Beyond Left and Right Proves Timely, Refreshing
- Lori Smith Crosswalk.com Contributing Writer
- 2008 4 Apr
Author: Amy E. Black
Title: Beyond Left and Right: Helping Christians Make Sense of American Politics
Publisher: Baker Books
Amy Black, associate professor of politics at Wheaton College, has given us a completely new kind of book about Christians in politics. It’s not issue driven, and it doesn’t choose sides. Rather, it focuses on what it means to do politics in a Christian way. For Black, that means speaking truth, being humble, recognizing the complexity of the situation, and always respecting those coming from opposing viewpoints.
The book grew out of Black’s teaching, and explains everything you would want to know in Politics 101: How does the American government actually work? What do liberal and conservative mean? Why do we have two political parties?
But Black does a great job of addressing specifically Christian concerns as well. Is the United States a Christian nation? (Answer: not exactly.) Where did the phrase “separation of church and state” come from, and what does it actually mean? (And nope that phrase is not actually in the Constitution.) Historically, how have churches approached political involvement?
Many of the issues Black addresses are incredibly complex, but she does so simply, writing in such a way that the reader who’s never studied politics will readily understand. She uses specific examples on questions like poverty and welfare reform without overwhelming the reader with details. The result is a political primer that’s both thorough and easy to read.
Black’s central message is that “those involved in politics should work together in humility and with respect.” She emphasizes the complexity of the process, the need to compromise (and explores the difference between political compromise and moral compromise), and the efficacy of small steps in the right direction. Reading Black, it’s clear that the man or woman who lives out Christ-like love in the political realm will be an entirely different kind of politician.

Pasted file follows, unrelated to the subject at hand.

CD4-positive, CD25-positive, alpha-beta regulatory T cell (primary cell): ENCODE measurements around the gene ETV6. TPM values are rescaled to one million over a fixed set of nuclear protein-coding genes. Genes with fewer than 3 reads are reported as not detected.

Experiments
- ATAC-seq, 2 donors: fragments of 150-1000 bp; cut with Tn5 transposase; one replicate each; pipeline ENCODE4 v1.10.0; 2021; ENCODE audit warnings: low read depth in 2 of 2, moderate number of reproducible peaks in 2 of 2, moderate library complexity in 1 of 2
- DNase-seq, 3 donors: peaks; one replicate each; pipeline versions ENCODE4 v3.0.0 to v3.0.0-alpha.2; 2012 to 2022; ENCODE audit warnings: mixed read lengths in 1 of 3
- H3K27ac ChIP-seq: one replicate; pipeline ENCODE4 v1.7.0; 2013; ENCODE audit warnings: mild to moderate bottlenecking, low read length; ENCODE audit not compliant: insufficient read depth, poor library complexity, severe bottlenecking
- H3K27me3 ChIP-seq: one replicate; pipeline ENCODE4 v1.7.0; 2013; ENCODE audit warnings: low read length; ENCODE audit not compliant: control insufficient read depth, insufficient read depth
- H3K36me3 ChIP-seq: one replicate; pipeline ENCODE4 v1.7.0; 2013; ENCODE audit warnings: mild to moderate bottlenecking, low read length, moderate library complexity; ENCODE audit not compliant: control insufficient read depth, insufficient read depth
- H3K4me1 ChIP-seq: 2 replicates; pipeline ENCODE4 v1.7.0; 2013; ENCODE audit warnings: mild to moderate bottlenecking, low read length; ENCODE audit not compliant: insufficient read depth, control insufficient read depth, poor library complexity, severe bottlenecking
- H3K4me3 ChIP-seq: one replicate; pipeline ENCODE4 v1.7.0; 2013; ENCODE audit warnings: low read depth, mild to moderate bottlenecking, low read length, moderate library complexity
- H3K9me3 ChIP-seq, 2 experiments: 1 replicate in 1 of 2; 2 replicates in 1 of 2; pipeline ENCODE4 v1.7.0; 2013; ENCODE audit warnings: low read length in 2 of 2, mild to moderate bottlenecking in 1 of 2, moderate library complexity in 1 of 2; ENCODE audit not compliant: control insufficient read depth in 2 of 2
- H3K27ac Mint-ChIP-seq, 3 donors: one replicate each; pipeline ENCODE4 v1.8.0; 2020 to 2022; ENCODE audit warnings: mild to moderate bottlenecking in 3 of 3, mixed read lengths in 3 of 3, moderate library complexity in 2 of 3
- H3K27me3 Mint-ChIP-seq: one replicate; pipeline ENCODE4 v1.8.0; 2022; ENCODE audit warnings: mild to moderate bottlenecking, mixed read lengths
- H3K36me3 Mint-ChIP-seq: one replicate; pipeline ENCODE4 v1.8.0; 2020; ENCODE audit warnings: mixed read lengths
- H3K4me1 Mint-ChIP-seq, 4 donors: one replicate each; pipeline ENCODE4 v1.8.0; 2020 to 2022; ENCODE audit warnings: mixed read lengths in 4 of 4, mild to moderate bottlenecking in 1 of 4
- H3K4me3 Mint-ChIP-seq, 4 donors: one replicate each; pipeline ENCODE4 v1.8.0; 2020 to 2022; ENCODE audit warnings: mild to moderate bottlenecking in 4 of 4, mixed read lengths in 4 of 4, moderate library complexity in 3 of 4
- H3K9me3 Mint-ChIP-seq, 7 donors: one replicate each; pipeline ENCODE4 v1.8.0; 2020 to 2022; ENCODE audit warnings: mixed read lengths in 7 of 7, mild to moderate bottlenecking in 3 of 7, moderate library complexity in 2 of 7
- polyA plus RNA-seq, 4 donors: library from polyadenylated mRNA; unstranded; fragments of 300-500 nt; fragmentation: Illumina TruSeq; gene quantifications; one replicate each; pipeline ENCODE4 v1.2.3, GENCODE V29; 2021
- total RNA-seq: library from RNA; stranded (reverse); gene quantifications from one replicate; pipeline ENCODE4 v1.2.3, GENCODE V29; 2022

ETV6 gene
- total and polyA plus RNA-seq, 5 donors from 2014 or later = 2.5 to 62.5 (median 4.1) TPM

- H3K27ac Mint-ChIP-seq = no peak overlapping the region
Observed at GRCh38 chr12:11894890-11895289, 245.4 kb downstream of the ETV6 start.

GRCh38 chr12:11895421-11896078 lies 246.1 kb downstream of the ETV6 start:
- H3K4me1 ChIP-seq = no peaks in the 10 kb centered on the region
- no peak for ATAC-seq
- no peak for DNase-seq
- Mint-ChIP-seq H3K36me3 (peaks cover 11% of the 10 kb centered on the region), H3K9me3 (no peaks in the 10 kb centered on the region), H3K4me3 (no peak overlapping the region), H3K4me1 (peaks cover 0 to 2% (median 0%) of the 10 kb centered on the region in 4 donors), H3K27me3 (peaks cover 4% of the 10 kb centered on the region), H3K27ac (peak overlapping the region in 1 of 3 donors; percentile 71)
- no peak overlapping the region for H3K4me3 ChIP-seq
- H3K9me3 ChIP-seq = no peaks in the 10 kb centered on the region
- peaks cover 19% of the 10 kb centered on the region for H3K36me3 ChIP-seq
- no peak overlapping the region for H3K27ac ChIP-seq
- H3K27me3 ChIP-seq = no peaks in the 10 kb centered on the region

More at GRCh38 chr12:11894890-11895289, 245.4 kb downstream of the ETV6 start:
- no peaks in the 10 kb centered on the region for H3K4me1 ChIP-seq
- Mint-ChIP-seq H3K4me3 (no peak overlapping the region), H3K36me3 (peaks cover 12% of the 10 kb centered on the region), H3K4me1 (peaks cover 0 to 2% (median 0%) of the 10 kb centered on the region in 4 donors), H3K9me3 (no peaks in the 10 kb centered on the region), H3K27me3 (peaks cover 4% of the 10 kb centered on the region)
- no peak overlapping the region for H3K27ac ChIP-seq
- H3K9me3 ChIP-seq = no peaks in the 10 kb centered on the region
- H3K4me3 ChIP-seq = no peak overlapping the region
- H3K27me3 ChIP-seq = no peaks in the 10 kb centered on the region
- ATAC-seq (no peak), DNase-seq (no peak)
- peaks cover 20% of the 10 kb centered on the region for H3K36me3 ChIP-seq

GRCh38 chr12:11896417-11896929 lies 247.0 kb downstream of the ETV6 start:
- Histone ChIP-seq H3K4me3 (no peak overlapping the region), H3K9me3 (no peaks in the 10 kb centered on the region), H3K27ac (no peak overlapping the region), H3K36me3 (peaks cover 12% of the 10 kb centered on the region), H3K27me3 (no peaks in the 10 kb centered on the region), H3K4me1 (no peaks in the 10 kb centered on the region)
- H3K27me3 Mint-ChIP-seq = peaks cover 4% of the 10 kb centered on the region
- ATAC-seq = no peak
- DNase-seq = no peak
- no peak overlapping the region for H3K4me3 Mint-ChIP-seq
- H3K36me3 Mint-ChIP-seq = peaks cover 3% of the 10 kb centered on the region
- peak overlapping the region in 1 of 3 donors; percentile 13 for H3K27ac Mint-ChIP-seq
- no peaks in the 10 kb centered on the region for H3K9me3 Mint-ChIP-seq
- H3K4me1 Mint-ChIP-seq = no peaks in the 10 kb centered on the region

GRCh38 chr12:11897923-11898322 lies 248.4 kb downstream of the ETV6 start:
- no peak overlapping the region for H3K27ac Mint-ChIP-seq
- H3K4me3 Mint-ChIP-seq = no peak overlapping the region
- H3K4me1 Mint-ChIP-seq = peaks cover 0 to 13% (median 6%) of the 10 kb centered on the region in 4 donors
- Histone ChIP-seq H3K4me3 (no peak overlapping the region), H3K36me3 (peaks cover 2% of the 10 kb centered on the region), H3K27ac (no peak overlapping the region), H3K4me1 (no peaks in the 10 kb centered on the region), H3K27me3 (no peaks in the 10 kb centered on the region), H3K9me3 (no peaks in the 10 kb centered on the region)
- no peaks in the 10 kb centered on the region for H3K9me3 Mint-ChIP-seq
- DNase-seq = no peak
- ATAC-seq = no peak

If all of this sounds simple, anyone who’s ventured into politics knows that the pressure to bend and twist one’s Christian values is immense, and that it’s possible to do so in such a way that feels like the right thing, that accomplishes seemingly good goals. Donors give more when the situation seems dire, so you make it seem as dire as possible. You tell the truth about the candidate you’re running against, but not the entire truth, and this helps you win. You promise easy solutions and drastic change—even though that’s not possible—because that’s what voters want. Black challenges all this standard political behavior, outlining what should be essentially different in every Christian political endeavor.
In light of the harsh rhetoric of the current political culture, and the at times strident all-or-nothing approach of Christians to politics, Beyond Left and Right is incredibly refreshing. Every Christian who wants to be involved in politics should read this book.
**This review first posted on April 8, 2008.